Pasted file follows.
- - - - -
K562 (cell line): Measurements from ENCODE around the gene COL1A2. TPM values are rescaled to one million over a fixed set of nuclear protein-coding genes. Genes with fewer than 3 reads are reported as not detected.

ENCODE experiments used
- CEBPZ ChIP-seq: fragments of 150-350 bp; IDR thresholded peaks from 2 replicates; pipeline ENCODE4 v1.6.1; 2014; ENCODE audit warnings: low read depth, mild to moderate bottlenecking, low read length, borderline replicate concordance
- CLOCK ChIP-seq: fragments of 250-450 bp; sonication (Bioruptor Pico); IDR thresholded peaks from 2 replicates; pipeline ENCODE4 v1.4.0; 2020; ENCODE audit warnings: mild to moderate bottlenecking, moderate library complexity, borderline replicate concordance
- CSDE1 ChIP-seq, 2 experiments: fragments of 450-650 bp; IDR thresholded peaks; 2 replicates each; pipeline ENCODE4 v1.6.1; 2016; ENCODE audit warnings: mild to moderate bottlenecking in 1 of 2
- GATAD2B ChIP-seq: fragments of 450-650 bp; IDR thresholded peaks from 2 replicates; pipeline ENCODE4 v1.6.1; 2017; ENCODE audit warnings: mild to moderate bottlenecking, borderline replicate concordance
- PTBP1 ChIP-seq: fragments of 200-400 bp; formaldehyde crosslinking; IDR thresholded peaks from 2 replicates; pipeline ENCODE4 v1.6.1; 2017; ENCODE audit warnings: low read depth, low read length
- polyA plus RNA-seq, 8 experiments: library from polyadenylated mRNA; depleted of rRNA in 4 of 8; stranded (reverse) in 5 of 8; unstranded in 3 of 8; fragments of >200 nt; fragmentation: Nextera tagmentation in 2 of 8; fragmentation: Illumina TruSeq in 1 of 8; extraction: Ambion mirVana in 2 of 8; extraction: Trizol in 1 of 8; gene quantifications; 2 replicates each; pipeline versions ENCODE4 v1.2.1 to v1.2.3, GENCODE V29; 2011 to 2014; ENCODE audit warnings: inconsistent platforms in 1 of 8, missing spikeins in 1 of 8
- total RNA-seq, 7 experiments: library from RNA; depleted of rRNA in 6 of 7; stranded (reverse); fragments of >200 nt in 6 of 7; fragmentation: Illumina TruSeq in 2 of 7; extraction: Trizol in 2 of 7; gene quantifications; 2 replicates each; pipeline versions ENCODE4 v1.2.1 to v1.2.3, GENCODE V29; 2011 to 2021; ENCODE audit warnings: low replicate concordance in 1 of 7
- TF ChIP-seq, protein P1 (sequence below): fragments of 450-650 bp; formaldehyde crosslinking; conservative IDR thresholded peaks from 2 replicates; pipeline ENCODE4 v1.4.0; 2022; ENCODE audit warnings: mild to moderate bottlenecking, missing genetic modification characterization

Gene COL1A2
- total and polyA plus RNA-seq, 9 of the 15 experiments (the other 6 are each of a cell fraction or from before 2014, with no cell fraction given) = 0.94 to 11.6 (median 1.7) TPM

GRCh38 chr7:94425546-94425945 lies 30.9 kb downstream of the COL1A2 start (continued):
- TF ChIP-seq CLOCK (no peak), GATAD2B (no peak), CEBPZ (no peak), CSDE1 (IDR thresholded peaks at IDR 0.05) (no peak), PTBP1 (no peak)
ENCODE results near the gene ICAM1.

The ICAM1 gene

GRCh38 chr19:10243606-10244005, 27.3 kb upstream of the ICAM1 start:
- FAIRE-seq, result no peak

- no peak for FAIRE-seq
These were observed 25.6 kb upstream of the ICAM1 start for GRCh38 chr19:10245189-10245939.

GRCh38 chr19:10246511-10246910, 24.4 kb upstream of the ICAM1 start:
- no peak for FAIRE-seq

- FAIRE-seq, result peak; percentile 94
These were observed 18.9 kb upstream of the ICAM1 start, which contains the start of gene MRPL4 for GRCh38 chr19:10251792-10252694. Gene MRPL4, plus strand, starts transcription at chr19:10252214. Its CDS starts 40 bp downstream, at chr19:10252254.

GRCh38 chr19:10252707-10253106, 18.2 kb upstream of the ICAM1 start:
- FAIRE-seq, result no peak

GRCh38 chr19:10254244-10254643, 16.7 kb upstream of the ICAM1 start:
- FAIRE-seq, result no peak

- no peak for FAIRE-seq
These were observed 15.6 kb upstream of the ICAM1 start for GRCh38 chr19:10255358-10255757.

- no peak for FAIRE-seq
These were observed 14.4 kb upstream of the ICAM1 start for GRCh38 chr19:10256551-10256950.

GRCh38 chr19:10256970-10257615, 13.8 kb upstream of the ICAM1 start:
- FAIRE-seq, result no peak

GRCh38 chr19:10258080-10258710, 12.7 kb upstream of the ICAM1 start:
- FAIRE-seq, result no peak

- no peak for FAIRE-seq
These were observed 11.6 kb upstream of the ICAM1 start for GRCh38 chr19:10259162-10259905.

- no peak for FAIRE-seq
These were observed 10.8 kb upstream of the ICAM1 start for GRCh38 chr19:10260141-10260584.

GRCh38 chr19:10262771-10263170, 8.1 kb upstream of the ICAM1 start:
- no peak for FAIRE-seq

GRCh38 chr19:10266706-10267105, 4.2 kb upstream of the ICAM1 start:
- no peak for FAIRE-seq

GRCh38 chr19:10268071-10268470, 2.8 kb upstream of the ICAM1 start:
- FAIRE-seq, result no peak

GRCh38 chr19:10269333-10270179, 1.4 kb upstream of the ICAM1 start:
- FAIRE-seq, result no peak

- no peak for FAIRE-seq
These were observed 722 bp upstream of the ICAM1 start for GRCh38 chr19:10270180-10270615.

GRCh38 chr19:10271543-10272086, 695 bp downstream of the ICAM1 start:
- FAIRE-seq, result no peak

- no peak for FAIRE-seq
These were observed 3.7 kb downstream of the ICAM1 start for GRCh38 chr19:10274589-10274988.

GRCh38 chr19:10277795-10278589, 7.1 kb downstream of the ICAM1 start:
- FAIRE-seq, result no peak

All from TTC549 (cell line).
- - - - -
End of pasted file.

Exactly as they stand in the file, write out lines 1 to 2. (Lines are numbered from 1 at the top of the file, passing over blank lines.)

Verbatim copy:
K562 (cell line): Measurements from ENCODE around the gene COL1A2. TPM values are rescaled to one million over a fixed set of nuclear protein-coding genes. Genes with fewer than 3 reads are reported as not detected.

ENCODE experiments used